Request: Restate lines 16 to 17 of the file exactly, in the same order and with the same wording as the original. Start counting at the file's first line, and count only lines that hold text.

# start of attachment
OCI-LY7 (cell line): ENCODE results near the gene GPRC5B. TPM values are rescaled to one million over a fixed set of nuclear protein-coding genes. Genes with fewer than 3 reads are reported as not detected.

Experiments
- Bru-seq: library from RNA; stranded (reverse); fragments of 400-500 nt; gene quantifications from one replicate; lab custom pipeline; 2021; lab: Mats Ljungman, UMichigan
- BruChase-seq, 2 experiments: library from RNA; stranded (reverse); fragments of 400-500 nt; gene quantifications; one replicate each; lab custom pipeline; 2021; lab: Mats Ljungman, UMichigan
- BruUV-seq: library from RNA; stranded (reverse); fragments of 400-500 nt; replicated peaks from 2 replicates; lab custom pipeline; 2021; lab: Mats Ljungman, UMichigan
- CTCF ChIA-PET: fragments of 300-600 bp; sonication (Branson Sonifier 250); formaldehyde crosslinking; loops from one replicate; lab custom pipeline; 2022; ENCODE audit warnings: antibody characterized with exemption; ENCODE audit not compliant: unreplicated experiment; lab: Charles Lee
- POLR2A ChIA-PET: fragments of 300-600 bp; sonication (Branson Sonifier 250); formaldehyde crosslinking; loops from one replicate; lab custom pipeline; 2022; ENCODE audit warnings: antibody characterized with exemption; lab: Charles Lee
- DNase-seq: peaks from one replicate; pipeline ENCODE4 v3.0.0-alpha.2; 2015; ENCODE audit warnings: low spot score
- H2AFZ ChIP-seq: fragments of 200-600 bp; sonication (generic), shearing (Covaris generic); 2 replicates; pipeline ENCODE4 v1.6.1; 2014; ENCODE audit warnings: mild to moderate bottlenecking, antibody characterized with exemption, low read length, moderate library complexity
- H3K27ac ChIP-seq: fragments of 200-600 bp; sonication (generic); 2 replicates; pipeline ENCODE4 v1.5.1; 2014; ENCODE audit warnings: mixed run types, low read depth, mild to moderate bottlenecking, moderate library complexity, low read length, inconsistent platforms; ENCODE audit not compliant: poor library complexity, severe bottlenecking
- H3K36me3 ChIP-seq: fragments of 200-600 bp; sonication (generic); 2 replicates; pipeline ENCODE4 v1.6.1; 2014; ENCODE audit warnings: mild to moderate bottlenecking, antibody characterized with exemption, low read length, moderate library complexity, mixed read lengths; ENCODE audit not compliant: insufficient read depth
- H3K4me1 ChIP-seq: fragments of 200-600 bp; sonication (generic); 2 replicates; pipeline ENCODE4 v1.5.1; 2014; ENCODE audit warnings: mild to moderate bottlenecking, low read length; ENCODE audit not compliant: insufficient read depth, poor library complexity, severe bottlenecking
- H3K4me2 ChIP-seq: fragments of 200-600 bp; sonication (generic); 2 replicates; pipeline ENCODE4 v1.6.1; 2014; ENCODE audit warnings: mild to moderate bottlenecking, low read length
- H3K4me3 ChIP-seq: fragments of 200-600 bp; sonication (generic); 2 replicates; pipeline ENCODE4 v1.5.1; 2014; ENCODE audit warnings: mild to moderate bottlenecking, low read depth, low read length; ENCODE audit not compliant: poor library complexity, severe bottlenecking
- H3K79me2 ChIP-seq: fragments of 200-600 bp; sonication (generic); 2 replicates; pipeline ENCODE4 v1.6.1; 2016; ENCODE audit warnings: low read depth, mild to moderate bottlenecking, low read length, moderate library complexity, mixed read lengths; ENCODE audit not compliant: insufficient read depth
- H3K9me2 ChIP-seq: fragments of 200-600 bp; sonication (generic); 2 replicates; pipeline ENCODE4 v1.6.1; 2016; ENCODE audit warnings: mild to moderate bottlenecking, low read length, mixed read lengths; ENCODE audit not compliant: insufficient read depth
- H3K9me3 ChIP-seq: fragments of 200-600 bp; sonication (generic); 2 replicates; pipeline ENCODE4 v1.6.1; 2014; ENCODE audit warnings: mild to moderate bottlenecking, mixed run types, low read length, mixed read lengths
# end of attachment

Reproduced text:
- H3K9me2 ChIP-seq: fragments of 200-600 bp; sonication (generic); 2 replicates; pipeline ENCODE4 v1.6.1; 2016; ENCODE audit warnings: mild to moderate bottlenecking, low read length, mixed read lengths; ENCODE audit not compliant: insufficient read depth
- H3K9me3 ChIP-seq: fragments of 200-600 bp; sonication (generic); 2 replicates; pipeline ENCODE4 v1.6.1; 2014; ENCODE audit warnings: mild to moderate bottlenecking, mixed run types, low read length, mixed read lengths